Tuesday, November 23, 2010
Can Hamilton make up for missed time?
By Mark Simon
Josh Hamilton's offensive and defensive contributions make him the AL MVP favorite.
Voters for the AL Cy Young had a decision to make on whether they valued wins or other statistical measures most when considering baseball’s top pitcher.
Those choosing for AL MVP have a different consideration to ponder. Is it okay for the MVP to miss a significant number of his team's games?
There are a multitude of candidates for the American League’s top honor (the winner will be announced this afternoon), and the one with the best numbers has one shortcoming. Texas Rangers outfielder Josh Hamilton played in only 133 of the team's 162 contests.
It has been a long time since AL MVP voters were willing to embrace an extended absence. The last position player to win the AL award with fewer games played in a non-strike season was George Brett (119 games played) for the 1980 Kansas City Royals.
The key to Brett’s win was that his numbers dwarfed everyone else's. Hamilton’s do in certain regards. He led the AL in batting average, slugging percentage and OPS. He hit .405 with a 1.166 OPS from June 1 on. His .401 batting average against right-handed pitching was the second-best of any big leaguer in the past 35 years.
Additionally, Hamilton had a considerable lead on anyone else in the league in the metric Wins Above Replacement. WAR, tracked by Fangraphs.com attempts to combine the value of a player’s offensive contributions (based on a weighted version of on-base average that assigns values to home runs, triples, doubles, singles and walks) and defense (based on a metric that rates the ability to turn batted balls into outs, deter baserunner advancement, and avoid errors).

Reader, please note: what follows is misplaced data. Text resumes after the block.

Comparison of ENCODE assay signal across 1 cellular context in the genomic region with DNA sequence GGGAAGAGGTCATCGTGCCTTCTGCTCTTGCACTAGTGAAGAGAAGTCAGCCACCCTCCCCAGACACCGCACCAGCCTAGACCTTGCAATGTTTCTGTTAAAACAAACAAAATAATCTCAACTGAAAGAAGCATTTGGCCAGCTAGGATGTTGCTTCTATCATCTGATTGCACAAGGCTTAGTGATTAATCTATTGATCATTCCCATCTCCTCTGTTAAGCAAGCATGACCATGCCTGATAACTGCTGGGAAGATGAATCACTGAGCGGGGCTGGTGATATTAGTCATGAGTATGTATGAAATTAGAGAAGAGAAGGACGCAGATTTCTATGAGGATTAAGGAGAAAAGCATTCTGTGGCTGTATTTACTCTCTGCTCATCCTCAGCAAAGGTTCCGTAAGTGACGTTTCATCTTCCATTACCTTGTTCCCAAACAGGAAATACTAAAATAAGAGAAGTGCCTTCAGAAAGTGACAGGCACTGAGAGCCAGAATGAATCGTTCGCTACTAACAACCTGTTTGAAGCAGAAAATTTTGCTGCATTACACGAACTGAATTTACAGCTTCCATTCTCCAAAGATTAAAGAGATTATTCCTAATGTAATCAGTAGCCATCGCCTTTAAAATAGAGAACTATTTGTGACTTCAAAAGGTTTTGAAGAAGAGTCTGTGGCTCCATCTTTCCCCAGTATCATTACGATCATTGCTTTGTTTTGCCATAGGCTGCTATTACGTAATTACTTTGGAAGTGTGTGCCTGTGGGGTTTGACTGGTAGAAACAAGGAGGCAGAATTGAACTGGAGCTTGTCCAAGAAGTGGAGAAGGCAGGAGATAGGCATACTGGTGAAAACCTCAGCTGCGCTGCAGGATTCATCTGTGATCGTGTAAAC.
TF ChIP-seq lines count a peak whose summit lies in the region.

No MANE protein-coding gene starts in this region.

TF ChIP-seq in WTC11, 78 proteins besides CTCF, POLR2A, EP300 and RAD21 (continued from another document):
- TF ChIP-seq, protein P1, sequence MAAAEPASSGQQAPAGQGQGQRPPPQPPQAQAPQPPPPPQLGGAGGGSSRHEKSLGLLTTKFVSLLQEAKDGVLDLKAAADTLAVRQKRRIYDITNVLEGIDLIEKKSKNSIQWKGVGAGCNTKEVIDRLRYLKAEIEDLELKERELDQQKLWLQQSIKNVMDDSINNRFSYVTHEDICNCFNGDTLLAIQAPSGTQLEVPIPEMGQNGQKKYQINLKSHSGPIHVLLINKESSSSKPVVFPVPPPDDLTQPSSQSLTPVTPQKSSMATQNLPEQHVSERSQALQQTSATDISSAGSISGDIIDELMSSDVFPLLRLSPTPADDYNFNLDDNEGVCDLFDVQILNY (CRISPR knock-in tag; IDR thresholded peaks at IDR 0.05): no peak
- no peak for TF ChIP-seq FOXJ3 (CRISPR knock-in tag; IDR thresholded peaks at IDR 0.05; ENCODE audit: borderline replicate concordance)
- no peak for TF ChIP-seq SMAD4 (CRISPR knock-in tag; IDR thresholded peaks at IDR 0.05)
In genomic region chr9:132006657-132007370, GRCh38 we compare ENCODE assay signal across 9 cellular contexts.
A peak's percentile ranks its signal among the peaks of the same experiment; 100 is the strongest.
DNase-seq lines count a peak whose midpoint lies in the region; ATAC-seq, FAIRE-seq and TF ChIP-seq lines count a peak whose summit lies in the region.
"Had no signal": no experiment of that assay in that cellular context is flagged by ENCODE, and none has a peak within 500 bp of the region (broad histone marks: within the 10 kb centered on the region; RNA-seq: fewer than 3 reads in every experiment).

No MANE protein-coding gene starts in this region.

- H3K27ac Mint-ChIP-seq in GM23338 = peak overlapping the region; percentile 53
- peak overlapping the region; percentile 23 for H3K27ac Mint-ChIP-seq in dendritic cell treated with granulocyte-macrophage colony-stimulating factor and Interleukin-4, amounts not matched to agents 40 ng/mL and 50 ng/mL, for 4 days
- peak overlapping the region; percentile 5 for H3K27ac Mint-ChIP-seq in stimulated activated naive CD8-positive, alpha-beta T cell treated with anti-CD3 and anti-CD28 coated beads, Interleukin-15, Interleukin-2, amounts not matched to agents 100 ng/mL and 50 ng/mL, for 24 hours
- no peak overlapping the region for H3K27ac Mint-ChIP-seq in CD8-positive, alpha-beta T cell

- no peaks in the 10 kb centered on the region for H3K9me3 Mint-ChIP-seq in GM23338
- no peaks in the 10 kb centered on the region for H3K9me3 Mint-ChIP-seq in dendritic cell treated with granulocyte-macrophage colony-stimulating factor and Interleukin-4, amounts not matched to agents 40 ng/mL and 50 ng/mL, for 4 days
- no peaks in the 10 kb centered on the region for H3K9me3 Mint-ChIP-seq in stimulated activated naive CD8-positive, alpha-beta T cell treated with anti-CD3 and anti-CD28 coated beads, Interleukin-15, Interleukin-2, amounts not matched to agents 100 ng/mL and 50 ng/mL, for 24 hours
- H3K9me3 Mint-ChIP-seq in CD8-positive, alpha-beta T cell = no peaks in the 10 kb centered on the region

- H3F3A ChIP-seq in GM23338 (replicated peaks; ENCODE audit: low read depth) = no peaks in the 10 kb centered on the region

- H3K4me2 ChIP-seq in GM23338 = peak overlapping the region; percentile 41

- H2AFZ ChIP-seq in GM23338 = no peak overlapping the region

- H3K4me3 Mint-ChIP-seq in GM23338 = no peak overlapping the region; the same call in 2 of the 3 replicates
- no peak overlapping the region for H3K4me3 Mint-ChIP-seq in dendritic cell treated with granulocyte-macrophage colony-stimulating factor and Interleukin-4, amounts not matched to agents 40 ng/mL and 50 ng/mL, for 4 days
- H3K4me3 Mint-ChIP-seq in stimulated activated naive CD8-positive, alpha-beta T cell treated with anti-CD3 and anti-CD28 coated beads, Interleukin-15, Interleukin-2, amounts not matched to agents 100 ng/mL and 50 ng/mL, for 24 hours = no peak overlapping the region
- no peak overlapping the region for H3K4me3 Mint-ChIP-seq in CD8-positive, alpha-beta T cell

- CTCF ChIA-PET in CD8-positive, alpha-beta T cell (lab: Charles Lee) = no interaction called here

Hamilton rated eight wins above a replacement-level player, considerably ahead of any other position player in the AL.
Is that enough? That depends on how you feel about the other major candidates. A quick statistical snapshot for each:
Cabrera, trying to become the first Detroit Tigers position player to win the MVP since Hank Greenberg in 1940, led the AL in on-base percentage and RBI and ranked in the top three in batting average, OPS, and home runs. He also topped the AL in the metric Win Probability Added (explained more in Monday’s MVP preview), which rates offensive impact on the basis of how much each plate appearance contributed to winning.
Cano ranked among the top offensive and defensive players at second base all season. He was especially dominant early in the year, hitting .334 with 21 home runs and 71 RBIs in his first 102 games. Cano was the Yankees' top clutch hitter all year. Bill James Online has a variety of measurements regarding performance in key spots and had Cano hitting .326 with a .449 slugging percentage in them. The rest of the Yankees measured .226/.375.
Konerko ranked in the top four in the American League in slugging percentage, OPS and home runs, putting him into the mix. He’s also someone whose performance was meaningful despite his team not making the postseason. Konerko hit .311 with a .947 OPS and 21 home runs in situations in which the White Sox were ahead or trailing by three runs or fewer.